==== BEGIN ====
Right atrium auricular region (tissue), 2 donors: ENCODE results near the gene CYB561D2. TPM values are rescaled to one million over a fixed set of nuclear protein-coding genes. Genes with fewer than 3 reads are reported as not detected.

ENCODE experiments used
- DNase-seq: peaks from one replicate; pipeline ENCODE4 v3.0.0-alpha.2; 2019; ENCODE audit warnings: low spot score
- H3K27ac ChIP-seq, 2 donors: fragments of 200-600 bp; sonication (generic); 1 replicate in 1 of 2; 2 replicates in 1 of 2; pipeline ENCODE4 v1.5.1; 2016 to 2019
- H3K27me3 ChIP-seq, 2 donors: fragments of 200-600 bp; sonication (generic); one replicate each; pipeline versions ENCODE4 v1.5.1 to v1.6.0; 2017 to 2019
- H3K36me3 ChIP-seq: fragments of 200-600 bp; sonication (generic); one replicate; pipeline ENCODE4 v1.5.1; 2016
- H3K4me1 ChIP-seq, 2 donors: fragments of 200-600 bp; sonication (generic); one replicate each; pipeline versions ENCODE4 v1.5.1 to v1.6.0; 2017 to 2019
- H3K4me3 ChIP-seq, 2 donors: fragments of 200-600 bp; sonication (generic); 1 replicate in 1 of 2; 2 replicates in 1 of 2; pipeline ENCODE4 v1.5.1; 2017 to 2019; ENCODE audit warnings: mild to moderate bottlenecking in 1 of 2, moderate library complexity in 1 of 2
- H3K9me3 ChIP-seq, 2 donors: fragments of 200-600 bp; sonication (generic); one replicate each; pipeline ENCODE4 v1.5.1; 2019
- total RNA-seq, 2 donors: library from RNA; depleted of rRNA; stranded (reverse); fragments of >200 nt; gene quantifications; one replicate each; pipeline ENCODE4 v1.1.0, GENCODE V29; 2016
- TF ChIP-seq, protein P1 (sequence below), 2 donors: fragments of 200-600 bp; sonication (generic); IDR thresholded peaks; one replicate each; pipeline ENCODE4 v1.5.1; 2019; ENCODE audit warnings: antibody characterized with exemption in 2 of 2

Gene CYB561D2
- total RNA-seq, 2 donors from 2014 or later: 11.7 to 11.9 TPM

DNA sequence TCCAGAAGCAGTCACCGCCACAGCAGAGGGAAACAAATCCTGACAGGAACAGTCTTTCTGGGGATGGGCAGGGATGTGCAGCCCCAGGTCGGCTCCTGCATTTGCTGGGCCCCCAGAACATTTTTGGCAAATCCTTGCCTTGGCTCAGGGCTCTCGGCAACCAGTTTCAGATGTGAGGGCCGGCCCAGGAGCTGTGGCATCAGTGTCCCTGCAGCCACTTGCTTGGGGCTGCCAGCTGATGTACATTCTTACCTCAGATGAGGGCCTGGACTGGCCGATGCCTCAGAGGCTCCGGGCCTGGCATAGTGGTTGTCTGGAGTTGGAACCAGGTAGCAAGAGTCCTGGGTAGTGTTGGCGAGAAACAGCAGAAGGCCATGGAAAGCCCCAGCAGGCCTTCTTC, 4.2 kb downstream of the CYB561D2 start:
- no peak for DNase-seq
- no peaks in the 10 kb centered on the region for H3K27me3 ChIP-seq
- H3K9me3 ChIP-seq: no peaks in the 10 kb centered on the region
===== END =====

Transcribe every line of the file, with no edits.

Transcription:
Right atrium auricular region (tissue), 2 donors: ENCODE results near the gene CYB561D2. TPM values are rescaled to one million over a fixed set of nuclear protein-coding genes. Genes with fewer than 3 reads are reported as not detected.

ENCODE experiments used
- DNase-seq: peaks from one replicate; pipeline ENCODE4 v3.0.0-alpha.2; 2019; ENCODE audit warnings: low spot score
- H3K27ac ChIP-seq, 2 donors: fragments of 200-600 bp; sonication (generic); 1 replicate in 1 of 2; 2 replicates in 1 of 2; pipeline ENCODE4 v1.5.1; 2016 to 2019
- H3K27me3 ChIP-seq, 2 donors: fragments of 200-600 bp; sonication (generic); one replicate each; pipeline versions ENCODE4 v1.5.1 to v1.6.0; 2017 to 2019
- H3K36me3 ChIP-seq: fragments of 200-600 bp; sonication (generic); one replicate; pipeline ENCODE4 v1.5.1; 2016
- H3K4me1 ChIP-seq, 2 donors: fragments of 200-600 bp; sonication (generic); one replicate each; pipeline versions ENCODE4 v1.5.1 to v1.6.0; 2017 to 2019
- H3K4me3 ChIP-seq, 2 donors: fragments of 200-600 bp; sonication (generic); 1 replicate in 1 of 2; 2 replicates in 1 of 2; pipeline ENCODE4 v1.5.1; 2017 to 2019; ENCODE audit warnings: mild to moderate bottlenecking in 1 of 2, moderate library complexity in 1 of 2
- H3K9me3 ChIP-seq, 2 donors: fragments of 200-600 bp; sonication (generic); one replicate each; pipeline ENCODE4 v1.5.1; 2019
- total RNA-seq, 2 donors: library from RNA; depleted of rRNA; stranded (reverse); fragments of >200 nt; gene quantifications; one replicate each; pipeline ENCODE4 v1.1.0, GENCODE V29; 2016
- TF ChIP-seq, protein P1 (sequence below), 2 donors: fragments of 200-600 bp; sonication (generic); IDR thresholded peaks; one replicate each; pipeline ENCODE4 v1.5.1; 2019; ENCODE audit warnings: antibody characterized with exemption in 2 of 2

Gene CYB561D2
- total RNA-seq, 2 donors from 2014 or later: 11.7 to 11.9 TPM

DNA sequence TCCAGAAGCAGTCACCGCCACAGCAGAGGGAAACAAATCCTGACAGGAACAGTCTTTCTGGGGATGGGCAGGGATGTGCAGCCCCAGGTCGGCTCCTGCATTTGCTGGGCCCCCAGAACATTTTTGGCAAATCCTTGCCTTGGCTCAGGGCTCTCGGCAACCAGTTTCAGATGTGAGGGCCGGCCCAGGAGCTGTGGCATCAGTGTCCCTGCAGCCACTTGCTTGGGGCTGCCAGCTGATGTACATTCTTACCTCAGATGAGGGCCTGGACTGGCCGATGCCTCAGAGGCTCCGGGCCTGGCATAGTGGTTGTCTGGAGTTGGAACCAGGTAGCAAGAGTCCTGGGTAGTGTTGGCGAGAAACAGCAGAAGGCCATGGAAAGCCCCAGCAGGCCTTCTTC, 4.2 kb downstream of the CYB561D2 start:
- no peak for DNase-seq
- no peaks in the 10 kb centered on the region for H3K27me3 ChIP-seq
- H3K9me3 ChIP-seq: no peaks in the 10 kb centered on the region